Entrepreneur Briefs
Entrepreneur Briefs
Cambridge BioScience hopes to turn its first profit this year with a new kit to detect Lyme disease, a tick-borne illness that can lead to serious neurological ailmerrts. The firm, founded in 1981 by Harvard molecular biologist William Haseltine, has marketed several enzyme immunoassay tests, including two for the presence of the HIV-1 antibody. Its Human Lyme EIA kit detects the IgM and lgG antibodies that indicate the presence of Lyme disease. The firm Interpreting AIDS Research For Laypeopl
Industry Briefs
Industry Briefs
The U.S. Patent Office, Inc.? The latest scheme to speed patent processing would give the Patent and Trademark Office quasi-corporation status. The study, prepared by a panel from the National Academy of Public Administration at the behest of the Washington, D.C.-based lobbying group Intellectual Property Owners, suggests that the office should become a semiautonomous unit within the Department of Commerce. The proposal, which has yet to be endorsed by the IPO, would give the new office the po
Association Briefs
Association Briefs
Ocean Institute: Marriage At Sea When the Exxon Valdez foundered in Pnnce William Sound in March, clean-up efforts were stymied by gaps in the current knowledge of marine engineering. The newly established Ocean Institute, based in Washington, D.C.. intends to close these gaps. Working on projects commissioned and funded by private industry, the government, and the Navy, the institute will evaluate what research in ocean engineering needs to be done. The institute’s workers will be dra
Funding Briefs
Funding Briefs
The Deafness Research Foundation has pared down the size of its 1990 grant application form to a sleek six pages in an attempt to stem the paper tide that was flooding its review board. “We were getting applications 40, 50 pages long,” says a staffer. “It was ridiculous.” Beginning with this year’s cycle (deadline: July 15), applications received on other forms will be rejected. The New York-based public charity, started 30 years ago by a grateful Collette Ramsey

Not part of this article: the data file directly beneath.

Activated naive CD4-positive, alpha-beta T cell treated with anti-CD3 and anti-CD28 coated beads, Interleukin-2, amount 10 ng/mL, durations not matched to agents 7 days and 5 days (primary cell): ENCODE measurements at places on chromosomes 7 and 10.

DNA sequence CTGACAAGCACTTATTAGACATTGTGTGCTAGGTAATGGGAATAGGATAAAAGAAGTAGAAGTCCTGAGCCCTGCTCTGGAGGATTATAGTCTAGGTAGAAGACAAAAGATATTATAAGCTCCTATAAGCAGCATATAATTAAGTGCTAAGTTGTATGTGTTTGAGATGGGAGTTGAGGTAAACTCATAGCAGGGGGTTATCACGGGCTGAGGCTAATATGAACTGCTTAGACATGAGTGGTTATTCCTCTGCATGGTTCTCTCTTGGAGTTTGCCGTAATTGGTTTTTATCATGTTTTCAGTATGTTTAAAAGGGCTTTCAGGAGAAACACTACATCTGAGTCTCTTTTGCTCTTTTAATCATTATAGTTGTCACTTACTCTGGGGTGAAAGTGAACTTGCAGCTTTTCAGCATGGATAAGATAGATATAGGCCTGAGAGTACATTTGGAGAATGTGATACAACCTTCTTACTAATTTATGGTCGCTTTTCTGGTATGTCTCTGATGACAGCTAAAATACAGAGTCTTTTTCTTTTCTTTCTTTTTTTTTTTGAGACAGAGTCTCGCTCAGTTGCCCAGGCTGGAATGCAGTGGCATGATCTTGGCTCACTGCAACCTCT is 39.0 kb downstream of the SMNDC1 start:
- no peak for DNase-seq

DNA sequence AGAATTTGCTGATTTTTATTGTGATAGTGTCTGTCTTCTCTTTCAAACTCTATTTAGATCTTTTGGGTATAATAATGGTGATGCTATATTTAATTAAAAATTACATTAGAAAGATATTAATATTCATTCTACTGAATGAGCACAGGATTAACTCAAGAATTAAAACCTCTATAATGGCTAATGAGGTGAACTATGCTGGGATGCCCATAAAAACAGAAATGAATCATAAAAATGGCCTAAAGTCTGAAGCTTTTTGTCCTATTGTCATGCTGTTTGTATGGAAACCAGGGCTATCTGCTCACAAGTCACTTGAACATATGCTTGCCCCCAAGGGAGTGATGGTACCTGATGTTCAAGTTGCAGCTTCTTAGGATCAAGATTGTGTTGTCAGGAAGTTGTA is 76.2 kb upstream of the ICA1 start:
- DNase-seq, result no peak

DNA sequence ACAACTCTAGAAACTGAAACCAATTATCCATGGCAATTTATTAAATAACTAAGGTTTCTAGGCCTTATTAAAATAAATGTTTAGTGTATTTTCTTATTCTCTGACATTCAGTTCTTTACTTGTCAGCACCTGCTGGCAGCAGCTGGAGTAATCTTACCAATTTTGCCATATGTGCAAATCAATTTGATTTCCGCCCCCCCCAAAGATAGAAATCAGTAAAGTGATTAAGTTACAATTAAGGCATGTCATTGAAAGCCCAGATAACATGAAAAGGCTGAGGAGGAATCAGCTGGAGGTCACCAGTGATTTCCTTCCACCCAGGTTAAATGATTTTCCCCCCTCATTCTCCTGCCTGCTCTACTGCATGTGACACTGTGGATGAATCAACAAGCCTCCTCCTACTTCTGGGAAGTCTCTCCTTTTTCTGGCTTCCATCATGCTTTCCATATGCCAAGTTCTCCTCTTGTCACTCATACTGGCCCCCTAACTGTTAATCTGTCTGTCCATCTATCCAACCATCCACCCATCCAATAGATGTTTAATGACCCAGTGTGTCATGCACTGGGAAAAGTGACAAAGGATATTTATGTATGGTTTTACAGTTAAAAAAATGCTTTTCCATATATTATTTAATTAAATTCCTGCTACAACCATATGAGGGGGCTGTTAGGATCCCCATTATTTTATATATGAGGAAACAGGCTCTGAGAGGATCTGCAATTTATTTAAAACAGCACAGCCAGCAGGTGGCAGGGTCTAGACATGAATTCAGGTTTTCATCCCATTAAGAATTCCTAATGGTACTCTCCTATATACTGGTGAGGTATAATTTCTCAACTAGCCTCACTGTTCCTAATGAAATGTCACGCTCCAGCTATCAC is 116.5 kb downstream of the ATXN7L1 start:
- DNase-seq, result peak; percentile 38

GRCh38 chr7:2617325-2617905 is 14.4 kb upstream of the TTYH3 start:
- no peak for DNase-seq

Opinion

Leakey: The Trials Of Building Kenya's National Museums
Leakey: The Trials Of Building Kenya's National Museums
But Leakey’s tenure has not been without controversy. This past winter, amidst an uproar over public comments he made criticizing the African nation’s government for its lack of effectiveness in preventing elephant poaching, and a press campaign against Leakey personally,. Kenya’s vice president called for Leakey’s resignation. Now,just three months later, Leakey has been promoted to Director of Wildlife in Kenya (see story, page 1), formally responsible for handling th

Letter

Supercomputer Surge
Supercomputer Surge
Supercomputer Surge The age of supercomputers has arrived, but not with a small price tag. Single institutions can rarely afford to purchase and operate their own supercomputers. I was surprised that your article, “Supercomputers Snapped Up By State Campuses” (The Scientist, March 6, 1989), overlooked the efforts that Ohio has made in providing supercomputing to a vast number of universities and industries. In 1985, the need for high-end computing was plaguing researchers at Ohi
NSF's Short Circuit